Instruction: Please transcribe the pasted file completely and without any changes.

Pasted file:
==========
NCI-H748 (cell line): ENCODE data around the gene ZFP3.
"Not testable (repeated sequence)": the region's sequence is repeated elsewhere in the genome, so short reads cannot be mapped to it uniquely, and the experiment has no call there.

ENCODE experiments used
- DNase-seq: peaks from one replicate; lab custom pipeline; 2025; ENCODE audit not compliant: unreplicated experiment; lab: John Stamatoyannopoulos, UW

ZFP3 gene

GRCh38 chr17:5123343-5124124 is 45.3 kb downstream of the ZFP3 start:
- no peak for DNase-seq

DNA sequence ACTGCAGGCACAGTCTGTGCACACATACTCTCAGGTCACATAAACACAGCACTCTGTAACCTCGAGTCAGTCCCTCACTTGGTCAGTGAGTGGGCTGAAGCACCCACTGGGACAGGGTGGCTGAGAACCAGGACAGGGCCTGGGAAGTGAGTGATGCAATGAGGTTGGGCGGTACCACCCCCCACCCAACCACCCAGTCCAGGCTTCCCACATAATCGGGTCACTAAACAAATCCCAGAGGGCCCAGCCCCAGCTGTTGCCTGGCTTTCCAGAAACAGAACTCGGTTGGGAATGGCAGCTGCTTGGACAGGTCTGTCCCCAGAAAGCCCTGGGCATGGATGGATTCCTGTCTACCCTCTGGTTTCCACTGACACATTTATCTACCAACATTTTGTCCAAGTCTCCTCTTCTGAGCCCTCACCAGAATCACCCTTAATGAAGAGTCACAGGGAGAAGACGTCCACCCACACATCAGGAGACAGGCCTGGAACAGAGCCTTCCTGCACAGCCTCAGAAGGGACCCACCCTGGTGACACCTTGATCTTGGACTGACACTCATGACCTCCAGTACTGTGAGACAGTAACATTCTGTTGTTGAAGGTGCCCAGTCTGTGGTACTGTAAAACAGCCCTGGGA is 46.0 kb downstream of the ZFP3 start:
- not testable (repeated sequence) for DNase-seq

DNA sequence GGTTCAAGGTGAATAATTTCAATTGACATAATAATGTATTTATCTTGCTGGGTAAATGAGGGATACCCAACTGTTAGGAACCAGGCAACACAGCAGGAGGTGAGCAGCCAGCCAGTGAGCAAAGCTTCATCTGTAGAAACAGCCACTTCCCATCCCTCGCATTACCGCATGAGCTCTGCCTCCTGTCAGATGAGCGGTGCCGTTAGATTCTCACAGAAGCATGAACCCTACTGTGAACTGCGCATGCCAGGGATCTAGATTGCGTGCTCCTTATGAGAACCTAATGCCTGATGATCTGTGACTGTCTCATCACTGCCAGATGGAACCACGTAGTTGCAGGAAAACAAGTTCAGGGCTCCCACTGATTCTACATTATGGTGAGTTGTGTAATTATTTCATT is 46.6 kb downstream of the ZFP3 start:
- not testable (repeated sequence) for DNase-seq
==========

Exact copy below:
NCI-H748 (cell line): ENCODE data around the gene ZFP3.
"Not testable (repeated sequence)": the region's sequence is repeated elsewhere in the genome, so short reads cannot be mapped to it uniquely, and the experiment has no call there.

ENCODE experiments used
- DNase-seq: peaks from one replicate; lab custom pipeline; 2025; ENCODE audit not compliant: unreplicated experiment; lab: John Stamatoyannopoulos, UW

ZFP3 gene

GRCh38 chr17:5123343-5124124 is 45.3 kb downstream of the ZFP3 start:
- no peak for DNase-seq

DNA sequence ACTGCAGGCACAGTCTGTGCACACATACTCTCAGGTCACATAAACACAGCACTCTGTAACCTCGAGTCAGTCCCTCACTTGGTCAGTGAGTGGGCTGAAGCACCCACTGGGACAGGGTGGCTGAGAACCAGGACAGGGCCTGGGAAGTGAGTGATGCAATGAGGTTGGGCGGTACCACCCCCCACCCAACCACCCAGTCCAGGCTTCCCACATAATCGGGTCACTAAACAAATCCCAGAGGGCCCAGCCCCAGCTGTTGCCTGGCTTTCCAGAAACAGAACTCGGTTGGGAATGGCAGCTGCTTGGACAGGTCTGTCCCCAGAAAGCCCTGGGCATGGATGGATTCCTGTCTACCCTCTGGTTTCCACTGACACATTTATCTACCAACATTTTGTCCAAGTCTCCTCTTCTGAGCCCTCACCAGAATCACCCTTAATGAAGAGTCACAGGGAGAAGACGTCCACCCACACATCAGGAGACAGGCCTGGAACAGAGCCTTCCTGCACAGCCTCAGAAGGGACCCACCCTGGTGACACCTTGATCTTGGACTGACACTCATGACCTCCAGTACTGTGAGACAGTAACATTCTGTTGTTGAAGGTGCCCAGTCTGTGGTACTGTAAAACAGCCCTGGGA is 46.0 kb downstream of the ZFP3 start:
- not testable (repeated sequence) for DNase-seq

DNA sequence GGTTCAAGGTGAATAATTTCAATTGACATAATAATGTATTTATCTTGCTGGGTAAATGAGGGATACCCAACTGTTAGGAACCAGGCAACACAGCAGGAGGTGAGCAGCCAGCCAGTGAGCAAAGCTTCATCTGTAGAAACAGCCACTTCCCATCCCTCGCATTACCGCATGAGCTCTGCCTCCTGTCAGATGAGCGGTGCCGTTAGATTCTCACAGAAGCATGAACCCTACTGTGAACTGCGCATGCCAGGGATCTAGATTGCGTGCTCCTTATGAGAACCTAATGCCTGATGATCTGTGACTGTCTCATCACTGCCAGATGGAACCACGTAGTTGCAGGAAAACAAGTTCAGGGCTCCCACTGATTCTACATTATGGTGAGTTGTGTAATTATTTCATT is 46.6 kb downstream of the ZFP3 start:
- not testable (repeated sequence) for DNase-seq